Stem cell scientists around the world face different challenges based on their geographic locations. These challenges might include low salaries, tough living conditions, lack of the proper research equipment, political issues, etc. We thought it would be interesting and helpful to other developing stem cell scientists to interview researchers in this field around the world. We will be asking them about the challenges they face and ways they have overcome them, and also to discuss the goals they are striving towards.
In our first post of this series, we interview 36-year-old Yosif Ganat, PhD, a post-doctoral fellow at Memorial Sloan-Kettering Cancer Center, who has lived in New York City for the last 10 years.
StemCultures: Where and when did you obtain your degrees?
Yosif: Undergraduate Cornell (1999), Postbaccalaureate program at Yale (2004), Weill Cornell Graduate (PhD) (2010).
StemCultures: What attracted you to the field of stem cell science?
Yosif: I was a pre-med student throughout my undergraduate studies at Cornell; however, before I applied to graduate school, I had the opportunity to do some work in a neuroscience lab and really enjoyed it. My experience in the neuroscience laboratory made me realize how rich and interesting the brain is. That led me to do more research on the field of stem cell science, specifically regeneration through stem cells, and pursue it in my graduate studies.
StemCultures: What is the specific field of stem cell science that you focus in?
Yosif: Neuroscience, specifically cell replacement therapies for Parkinson’s disease (dopamine neurons).
StemCultures: What are the biggest challenges you face as a post-doctoral fellow in the field of stem cell science, both in general and because of your location in New York City?
Yosif: Hands down, the biggest challenge in this field is salary. I earn $42,000 per year, which is very discouraging, especially here in New York City, one of the most expensive places to live. There is potential to make more money in the private sector; however, I do have subsidized housing, and there are some other benefits in the academic sector, like subsidized daycare at some institutions. The pay versus rent is really a huge challenge in New York City; I know that to be true for many stem cell scientists here.
The biggest benefit of working in this field is the freedom of your schedule. I have the ability to set my own schedule and work when I want to work. I also don’t have a boss who is hovering over my shoulder from 9 to 5, like in the corporate world.
StemCultures: How have you overcome the pay-versus-rent challenge in New York City to continue your research?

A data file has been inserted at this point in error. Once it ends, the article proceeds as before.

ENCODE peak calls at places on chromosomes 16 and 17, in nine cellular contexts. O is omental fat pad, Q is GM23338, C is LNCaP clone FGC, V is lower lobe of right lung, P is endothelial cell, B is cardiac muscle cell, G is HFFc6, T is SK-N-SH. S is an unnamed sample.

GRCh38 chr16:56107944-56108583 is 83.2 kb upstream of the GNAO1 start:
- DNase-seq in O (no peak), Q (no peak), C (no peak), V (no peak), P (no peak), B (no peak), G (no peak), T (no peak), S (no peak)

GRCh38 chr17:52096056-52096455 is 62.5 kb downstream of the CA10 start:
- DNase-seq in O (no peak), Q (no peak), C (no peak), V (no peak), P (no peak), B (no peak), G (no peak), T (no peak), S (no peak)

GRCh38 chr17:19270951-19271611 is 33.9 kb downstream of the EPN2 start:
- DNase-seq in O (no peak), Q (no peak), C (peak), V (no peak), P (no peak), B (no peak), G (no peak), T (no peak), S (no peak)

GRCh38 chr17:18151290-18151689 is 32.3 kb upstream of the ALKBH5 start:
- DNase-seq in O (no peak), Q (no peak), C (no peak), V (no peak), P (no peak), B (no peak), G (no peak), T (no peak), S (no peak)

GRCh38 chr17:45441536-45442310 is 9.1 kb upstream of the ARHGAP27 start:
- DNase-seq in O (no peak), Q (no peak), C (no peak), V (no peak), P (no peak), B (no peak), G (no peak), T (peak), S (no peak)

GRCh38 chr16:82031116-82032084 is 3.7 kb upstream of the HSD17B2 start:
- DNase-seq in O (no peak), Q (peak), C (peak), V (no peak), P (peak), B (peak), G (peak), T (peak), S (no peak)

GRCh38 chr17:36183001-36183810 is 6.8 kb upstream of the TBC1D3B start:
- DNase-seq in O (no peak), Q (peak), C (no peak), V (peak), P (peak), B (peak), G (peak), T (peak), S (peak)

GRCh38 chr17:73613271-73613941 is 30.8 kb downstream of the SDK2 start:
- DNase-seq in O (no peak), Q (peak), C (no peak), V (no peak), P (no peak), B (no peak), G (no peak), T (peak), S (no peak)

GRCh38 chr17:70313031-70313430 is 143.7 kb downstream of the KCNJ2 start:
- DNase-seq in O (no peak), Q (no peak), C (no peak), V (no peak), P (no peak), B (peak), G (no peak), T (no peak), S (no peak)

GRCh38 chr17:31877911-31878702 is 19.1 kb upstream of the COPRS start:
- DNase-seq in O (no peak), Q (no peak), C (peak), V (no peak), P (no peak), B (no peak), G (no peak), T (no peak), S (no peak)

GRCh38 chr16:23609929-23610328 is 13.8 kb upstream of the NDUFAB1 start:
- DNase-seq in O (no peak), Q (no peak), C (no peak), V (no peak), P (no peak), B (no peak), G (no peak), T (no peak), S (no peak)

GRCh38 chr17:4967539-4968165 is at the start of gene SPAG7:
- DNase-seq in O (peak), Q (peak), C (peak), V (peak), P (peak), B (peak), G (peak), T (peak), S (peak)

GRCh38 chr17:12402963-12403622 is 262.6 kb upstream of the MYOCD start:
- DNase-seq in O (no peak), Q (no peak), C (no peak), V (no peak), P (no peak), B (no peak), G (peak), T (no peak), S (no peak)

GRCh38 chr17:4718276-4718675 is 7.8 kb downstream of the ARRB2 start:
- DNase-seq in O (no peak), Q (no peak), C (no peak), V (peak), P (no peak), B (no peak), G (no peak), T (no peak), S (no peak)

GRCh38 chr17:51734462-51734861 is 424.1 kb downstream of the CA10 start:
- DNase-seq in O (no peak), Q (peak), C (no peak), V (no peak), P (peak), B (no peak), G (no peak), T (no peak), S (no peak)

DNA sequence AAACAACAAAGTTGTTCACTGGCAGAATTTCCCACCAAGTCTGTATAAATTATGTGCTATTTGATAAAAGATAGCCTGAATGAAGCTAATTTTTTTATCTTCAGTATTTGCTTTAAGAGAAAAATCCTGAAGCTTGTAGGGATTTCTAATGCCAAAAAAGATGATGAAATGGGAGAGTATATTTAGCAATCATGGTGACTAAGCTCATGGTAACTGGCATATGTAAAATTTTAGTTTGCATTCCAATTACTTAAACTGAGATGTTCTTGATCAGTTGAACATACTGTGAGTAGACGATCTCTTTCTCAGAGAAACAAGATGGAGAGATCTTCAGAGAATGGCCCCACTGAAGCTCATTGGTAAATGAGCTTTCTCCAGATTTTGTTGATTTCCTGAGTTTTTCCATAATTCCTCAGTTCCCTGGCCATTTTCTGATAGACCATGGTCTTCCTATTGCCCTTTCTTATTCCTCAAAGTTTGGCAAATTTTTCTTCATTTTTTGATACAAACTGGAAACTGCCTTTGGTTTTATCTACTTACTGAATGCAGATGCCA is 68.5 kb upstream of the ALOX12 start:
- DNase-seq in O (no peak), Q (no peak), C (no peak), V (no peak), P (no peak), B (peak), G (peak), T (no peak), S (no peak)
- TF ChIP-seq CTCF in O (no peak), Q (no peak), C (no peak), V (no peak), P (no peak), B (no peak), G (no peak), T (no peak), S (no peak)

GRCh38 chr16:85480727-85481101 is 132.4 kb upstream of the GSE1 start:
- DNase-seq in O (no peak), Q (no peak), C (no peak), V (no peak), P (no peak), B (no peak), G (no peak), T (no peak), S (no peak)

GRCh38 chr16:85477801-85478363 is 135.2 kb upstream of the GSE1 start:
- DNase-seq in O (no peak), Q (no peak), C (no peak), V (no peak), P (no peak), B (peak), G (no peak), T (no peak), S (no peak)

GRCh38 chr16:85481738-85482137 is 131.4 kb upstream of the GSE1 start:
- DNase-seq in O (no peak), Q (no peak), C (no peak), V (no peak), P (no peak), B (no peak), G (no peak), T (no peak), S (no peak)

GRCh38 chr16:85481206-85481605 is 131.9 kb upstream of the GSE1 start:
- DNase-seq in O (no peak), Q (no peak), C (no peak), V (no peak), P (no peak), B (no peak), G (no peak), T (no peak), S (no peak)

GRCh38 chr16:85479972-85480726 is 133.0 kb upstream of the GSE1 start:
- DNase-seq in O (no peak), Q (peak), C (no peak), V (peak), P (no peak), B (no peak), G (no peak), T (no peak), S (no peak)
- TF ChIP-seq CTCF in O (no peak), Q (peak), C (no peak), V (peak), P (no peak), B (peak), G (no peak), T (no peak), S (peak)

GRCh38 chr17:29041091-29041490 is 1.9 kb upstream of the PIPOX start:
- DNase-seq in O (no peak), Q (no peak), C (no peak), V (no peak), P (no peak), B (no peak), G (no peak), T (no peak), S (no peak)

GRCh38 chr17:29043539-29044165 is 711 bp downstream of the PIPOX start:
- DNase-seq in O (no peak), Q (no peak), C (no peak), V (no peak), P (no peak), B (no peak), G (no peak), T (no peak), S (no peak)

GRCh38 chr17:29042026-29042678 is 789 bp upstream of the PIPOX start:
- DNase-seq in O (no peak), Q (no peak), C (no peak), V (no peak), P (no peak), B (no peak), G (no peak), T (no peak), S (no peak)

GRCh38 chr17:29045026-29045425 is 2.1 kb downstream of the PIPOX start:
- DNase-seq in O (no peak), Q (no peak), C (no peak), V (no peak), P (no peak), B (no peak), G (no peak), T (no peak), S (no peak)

Yosif: I have a second job, which I usually work weekend nights. Without this second job, I would be eating Ramen noodles for every meal, seriously. The one recommendation that I have for stem cell graduate students and post-doctoral fellows who want to build careers in New York City is to get a second job, or else it will be very difficult to survive. My second job has allowed me to maintain a satisfactory lifestyle.
StemCultures: What does your typical day/week look like?
Yosif: I am usually in the lab every day, but Mondays through Fridays are full days from 11 am to 7 pm. After the lab, I go home and work on either grant writing or research papers until usually 4 am, depending on how many grants I am working on. Then, on the weekend nights, I work at my second job.
StemCultures: Yosif, you make $42,000 a year, you work 10 to 15 hours per day, and you have described your quality of life as satisfactory. Why do you continue to do what you do?
Yosif: When you are passionate about something, when you have a burning desire to answer a question or solve a problem, that passion makes even the most questionably satisfactory of living/working conditions enjoyable.
StemCultures: When you finish your career as a stem cell scientist, what is the one goal you most want to have achieved?
Yosif: It is my burning desire to get human-stem-cell-derived dopamine neurons for engraftment into Parkinson’s patients—to be more specific, pluripotent-derived human dopamine neurons into Parkinson’s patients. I am currently working on a cellular purification strategy to achieve this goal, and I am hopeful that I can achieve it before my resources run out.
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